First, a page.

July 2020

  • Wine Spectator names Sonoma Coast Pinot Noir as one of ‘9 Knockout California Pinot Noirs at 90+ Points’

    Wine Spectator

    by Aaron Romano
    July 27, 2020

    This week, we explore outstanding wines from some of the top Pinot Noir top regions in California. From Sonoma’s Russian River Valley to Monterey’s Santa Lucia Highlands to Santa Barbara’s windswept Sta. Rita Hills, each of these Pinots displays the unique style of the region and techniques that produced it.

    Pinot lovers will recognize several veterans on this list, including La Crema, MacRostie and Siduri. But one winery not previously known for Pinot Noir is Chappellet. This Napa-based Cabernet titan has recently expanded into Pinot Noir and Chardonnay from select vineyards in Carneros and Sonoma. Its Dutton Ranch bottling shows crunchy red fruit and berry flavors, with mineral and Asian spice notes on the finish.

    Bravium was founded in 2007 by winemaker Derek Rohlffs. His Anderson Valley bottling pulls grapes from two vineyards, Wiley and Valley Foothills. The former sits on a ridge above the fog line, near the Pacific; the latter occupies south-facing slopes in the center of the valley. This combination yields a svelte style with cherry tart and juicy dark currant flavors. And if you’re seeking a widely available, wallet-friendly pick, look to the lively Acacia Carneros Pinot, which overdelivers at 90 points and $27.”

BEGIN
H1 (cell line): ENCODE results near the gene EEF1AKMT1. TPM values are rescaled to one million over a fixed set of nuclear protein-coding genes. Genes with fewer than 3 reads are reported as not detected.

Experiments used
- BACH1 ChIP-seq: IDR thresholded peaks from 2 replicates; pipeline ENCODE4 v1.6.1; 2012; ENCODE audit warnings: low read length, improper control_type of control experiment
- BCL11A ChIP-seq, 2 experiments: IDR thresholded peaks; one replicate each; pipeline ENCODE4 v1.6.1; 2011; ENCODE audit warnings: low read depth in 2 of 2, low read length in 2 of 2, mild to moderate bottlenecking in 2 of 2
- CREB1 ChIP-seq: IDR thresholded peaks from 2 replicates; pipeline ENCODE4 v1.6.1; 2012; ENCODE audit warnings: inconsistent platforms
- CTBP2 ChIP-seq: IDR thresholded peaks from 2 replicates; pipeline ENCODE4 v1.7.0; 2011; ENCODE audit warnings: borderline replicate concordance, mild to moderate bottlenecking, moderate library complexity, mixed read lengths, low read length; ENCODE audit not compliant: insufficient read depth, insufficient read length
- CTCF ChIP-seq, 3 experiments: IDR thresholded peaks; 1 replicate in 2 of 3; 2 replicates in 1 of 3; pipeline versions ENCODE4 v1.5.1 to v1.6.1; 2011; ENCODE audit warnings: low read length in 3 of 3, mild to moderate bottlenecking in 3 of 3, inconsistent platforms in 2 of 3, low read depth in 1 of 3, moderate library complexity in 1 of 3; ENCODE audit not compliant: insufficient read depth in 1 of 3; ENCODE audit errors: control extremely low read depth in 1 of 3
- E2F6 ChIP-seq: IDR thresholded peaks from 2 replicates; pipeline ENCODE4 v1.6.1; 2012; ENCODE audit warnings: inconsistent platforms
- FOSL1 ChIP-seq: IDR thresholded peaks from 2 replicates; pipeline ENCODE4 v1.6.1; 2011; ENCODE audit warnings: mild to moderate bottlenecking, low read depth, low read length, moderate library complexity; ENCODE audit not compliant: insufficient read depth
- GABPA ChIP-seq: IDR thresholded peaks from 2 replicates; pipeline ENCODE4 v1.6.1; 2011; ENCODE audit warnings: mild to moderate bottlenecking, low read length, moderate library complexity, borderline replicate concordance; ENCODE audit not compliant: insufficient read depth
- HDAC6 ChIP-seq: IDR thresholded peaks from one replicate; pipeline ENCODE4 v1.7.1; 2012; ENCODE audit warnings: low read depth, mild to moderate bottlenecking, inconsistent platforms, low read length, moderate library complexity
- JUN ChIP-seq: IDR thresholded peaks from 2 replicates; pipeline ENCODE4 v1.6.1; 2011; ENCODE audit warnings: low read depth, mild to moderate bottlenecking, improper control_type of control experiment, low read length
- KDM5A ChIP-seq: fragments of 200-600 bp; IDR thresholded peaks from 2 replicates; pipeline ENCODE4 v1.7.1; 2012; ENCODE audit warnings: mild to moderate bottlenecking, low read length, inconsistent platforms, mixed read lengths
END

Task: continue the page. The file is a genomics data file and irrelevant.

2018 MacRostie Sonoma Coast Pinot Noir – 91 Points: Outstanding; a wine of superior character and style

    “Light and refined, with concentrated dried red cherry and berry flavors supported by fresh acidity. Underbrush and dried herbal notes on the finish.” – Kim Marcus

  • 2017 MacRostie Thale’s Vineyard Pinot Noir Russian River Valley – 93 Points

    Wine Review Online

    by Rich Cook
    July 21, 2020

    2017 MacRostie Thale’s Vineyard Pinot Noir Russian River Valley – “This Russian River Pinot Noir finds a tasty balance between rich berry fruit and tannic black tea on the palate, the tea notes holding the fruit in tension in a silky texture. The tea notes are still folding in, and as they soften this will gain elegance. Another beautifully structured wine from MacRostie.”

  • “Your Guide to Great Summer Wines — Spectacular Sparkling, Rosé, White and Red Picks”

    PaperCity Magazine

    by James Brock
    July 18, 2020

    “Summer is fully in swing, and though it will be over before we know it, and will certainly be a, let’s say, unique, season, there is no reason for you to go without wine, especially wines new to you. (It’s always a good idea to buy something unfamiliar to you on a regular basis, while still enjoying your tried-and-true favorites.)

    You have been following the advice of Drs. Fauci and Hotez, your cooking skills have probably improved, and your dinner-party game is assuredly more impressive than it was back in February of this year — even if you’ve been preparing dishes for your immediate family only. You definitely deserve some delicious bottles of wine to pair with your creations (or your takeout fare).

    Here is your Summer Wine Guide (and these selections will be more than suitable for fall as well), a collection of bottles from quality producers whose approach to winemaking results in pleasure and exploration for the end user. . . you.